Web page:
• Like both group and individual work


    • Very energetic; need lots of sleep, exercise and food (including in-school snack) 
    • Enjoy physical education and sports
    • Boys and girls both have growth spurts
    • Girls showing signs of puberty; most are menstruating


    • May begin to excel at a subject (such as science) or skill (such as drawing)
    • Understand and enjoy sarcasm, double meanings, and more sophisticated jokes
    • Enthusiastic about school work they see as purposeful, such as research projects, science experiments, and drama productions
    • Can set goals and concentrate well
    • Very interested in civics, history, current events, environmental issues, and social justice



    • Moody and sensitive; anger can flare up suddenly
    • Feelings are easily hurt; can easily hurt others’ feelings
    • Very concerned about personal appearance
    • Like to be left alone when home
    • Prefer working alone or with one partner
    • Spend hours on the phone or computer, and with video games and TV
    • Decorate their bedrooms to show personality and independence
    • A lot of peer pressure in what to wear, how to talk, what music to listen to
    • Girls tend to focus on close friendships; boys tend to travel in small groups or gangs
    • Challenge the ideas and authority of parents and teachers
    • Answer parents with a single work or loud, extreme language
    • Often mean (may stem from being insecure or scared)


    • Lots of physical energy
    • Skin problems are common; hygiene becomes more important
    • Most girls are menstruating and have almost reached full physical development
    • Most boys are showing first signs of puberty (will reach full development at age fourteen or fifteen) and are physically awkward
    • Changing bodies make gym, health, and sex education embarrassing


    • Tentative, worried, unwilling to take risks on tough intellectual tasks
    • Interested in fairness, justice, discrimination, etc.
    • Often write better than they speak, so better at written work than oral explanations
    • Need short, predictable homework assignments to build good study habits
    • Starting to enjoy thinking about the many sides of an issue



    • Need adult connection even while fighting for their own identity
    • Need adults to listen and negotiate rules and requirements
    • Fiercely criticize parents’ dress, ideas, friends, etc.
    • Mimic adult behavior but resent adult lectures
    • “Know it all”; can be extremely oppositional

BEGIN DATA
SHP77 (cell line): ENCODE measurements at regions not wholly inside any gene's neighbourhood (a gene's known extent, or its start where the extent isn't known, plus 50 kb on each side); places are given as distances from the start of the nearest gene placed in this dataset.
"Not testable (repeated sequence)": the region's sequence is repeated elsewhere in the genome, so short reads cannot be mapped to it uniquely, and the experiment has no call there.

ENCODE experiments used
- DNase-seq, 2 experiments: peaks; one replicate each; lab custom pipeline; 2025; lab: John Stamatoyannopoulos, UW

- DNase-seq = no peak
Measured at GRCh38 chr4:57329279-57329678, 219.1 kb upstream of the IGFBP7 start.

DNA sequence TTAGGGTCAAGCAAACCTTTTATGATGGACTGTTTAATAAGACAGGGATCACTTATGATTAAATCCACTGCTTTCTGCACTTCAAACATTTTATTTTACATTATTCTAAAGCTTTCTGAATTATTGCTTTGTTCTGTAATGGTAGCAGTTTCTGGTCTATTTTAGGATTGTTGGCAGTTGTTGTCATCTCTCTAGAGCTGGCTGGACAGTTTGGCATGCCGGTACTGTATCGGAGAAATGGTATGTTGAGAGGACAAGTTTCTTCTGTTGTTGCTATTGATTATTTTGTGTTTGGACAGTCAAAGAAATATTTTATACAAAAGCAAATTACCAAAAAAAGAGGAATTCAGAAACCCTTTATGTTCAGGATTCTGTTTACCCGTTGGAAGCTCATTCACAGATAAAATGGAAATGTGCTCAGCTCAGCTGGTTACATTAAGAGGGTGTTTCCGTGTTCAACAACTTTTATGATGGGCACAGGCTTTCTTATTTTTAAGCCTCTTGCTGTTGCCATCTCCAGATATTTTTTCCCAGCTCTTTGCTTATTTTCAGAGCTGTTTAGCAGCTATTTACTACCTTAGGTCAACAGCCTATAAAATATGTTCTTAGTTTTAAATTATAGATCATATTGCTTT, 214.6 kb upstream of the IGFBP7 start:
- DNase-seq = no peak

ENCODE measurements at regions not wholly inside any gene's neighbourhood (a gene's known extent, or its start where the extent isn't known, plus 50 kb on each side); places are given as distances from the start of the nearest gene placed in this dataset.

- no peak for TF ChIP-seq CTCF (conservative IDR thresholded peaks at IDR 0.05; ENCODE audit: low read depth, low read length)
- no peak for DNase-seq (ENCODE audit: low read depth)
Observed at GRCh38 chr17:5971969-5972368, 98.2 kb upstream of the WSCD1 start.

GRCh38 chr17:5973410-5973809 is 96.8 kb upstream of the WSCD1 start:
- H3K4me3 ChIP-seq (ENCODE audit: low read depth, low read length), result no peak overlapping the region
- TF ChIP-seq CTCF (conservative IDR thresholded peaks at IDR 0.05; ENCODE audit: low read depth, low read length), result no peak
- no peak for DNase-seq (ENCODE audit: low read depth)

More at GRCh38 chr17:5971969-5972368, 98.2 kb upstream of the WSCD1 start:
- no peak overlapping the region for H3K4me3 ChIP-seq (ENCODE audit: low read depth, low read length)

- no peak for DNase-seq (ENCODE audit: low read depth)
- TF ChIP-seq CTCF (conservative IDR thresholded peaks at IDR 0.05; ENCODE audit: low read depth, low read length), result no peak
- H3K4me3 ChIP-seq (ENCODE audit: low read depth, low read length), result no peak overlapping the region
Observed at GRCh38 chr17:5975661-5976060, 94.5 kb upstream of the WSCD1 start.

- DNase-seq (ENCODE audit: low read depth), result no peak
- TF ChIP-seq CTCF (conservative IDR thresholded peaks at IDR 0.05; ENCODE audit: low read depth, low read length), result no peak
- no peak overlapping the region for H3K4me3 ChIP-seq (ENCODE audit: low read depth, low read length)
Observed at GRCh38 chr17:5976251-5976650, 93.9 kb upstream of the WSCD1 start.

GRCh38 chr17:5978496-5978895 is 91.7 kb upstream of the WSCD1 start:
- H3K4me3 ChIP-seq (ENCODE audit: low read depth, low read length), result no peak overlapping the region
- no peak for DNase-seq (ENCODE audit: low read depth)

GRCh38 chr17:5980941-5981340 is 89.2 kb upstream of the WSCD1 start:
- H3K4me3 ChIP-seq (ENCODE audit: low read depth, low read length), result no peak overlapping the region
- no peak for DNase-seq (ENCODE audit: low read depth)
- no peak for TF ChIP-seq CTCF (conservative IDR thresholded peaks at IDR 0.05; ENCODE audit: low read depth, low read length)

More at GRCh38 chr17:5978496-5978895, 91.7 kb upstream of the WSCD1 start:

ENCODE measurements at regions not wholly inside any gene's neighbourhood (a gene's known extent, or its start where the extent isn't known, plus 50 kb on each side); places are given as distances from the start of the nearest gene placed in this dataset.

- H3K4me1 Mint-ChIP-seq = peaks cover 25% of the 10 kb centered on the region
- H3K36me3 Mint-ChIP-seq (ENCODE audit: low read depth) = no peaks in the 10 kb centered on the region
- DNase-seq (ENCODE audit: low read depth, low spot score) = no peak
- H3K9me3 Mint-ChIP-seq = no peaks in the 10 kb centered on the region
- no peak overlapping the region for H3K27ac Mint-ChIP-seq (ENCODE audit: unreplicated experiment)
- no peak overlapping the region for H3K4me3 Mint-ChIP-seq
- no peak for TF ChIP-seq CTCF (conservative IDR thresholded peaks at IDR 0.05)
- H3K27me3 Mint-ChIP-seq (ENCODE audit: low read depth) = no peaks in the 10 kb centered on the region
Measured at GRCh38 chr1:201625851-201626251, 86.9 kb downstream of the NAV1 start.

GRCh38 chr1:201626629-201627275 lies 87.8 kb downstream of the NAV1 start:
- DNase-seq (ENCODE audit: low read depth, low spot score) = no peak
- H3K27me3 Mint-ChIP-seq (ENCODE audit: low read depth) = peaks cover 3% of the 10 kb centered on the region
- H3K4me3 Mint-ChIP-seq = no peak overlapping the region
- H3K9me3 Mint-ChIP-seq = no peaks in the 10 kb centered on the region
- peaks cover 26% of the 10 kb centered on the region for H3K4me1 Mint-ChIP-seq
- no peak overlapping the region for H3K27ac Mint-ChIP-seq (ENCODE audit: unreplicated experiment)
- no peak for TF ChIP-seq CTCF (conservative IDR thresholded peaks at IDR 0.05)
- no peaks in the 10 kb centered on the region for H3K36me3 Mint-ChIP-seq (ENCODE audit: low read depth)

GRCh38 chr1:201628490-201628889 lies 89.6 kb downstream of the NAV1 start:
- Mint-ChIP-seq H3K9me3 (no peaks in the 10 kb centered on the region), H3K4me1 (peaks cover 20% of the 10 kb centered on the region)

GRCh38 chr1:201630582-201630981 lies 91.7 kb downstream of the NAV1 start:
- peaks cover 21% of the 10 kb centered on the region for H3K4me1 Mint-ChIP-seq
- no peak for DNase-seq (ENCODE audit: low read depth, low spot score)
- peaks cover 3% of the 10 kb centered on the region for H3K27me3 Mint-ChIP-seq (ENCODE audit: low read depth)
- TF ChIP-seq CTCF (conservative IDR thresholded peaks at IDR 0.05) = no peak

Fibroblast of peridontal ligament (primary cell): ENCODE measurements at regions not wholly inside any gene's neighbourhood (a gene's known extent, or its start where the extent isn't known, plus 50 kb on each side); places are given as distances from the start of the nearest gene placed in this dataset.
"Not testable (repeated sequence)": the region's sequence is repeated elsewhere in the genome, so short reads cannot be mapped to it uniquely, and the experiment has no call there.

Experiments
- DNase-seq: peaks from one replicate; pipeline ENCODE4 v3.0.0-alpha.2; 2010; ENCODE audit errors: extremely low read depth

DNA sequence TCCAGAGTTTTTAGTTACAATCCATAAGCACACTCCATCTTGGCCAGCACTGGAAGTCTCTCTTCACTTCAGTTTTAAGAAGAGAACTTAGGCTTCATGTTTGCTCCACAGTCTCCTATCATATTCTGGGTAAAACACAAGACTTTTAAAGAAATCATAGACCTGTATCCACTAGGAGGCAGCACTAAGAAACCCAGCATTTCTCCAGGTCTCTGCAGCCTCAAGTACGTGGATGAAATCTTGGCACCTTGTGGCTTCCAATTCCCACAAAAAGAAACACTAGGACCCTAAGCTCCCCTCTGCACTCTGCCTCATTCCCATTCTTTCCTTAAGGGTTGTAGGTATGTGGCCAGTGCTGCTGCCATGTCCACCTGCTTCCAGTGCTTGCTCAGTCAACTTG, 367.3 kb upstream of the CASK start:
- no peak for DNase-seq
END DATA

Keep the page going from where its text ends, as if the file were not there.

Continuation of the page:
• May be troublesome at home while excelling at school
    • Work hard at creating teen subculture
    • Typically loud and rambunctious
    • Can rise up to leadership challenges in student council, peer tutoring, etc.
    • Without safe rites of passage, may drift toward alcohol and drugs
    • Work well in small groups
    • Both boys and girls are more interested in sex; some are sexually active


    • Very energetic, generally healthy; most would rather go to school than stay home when sick in order to be with peers
    • Need lots of exercise, snacks, sleep
    • Girls almost fully developed
    • Boys may continue growth spurts and show signs of puberty


    • Better at thinking abstractly – for example, understanding ideas such as “freedom”
    • Enjoy individual skills (music, art, etc.)
    • Like technology and learning how things work
    • Respond well to variety and challenge; enjoy research
    • Complain about homework, but often enjoy the challenge
    • Like having a chance to revise and improve work
    • Often say “I’m bored” to mean “I don’t understand”
    • May see academic success as “nerdy” and “uncool”

  • Reaching the Unmotivated Student

    Motivating the Unmotivated Student - Content Provided by College Board, www.greatschools.org

    10 Ways to Motivate Your Child to Learn - Content provide by Scholastic: Parent Resources, www.scholastic.com

  • Social and Emotional Learning

    "Social and emotional learning starts at home. Parents and families are critical partners in helping their children develop social and emotional know-how.  They can model the kinds of skills, attitudes, and behaviors we want all students to master. And they can be important advocates for SEL at school."   www.casel.org

    Introduction to Social Emotional Learning 101 for Parents in English https://www.youtube.com/watch?v=y2d0da6BZWA

    Introduction to Social Emotional Learning 101 for Parents in Spanish https://www.youtube.com/watch?v=xz_aCbDI9uk

    Top 10 Recommended Books for Parents to support Social Emotional Learning and Development - https://casel.org/in-the-home-3/books/

  • Virtual Learning Resources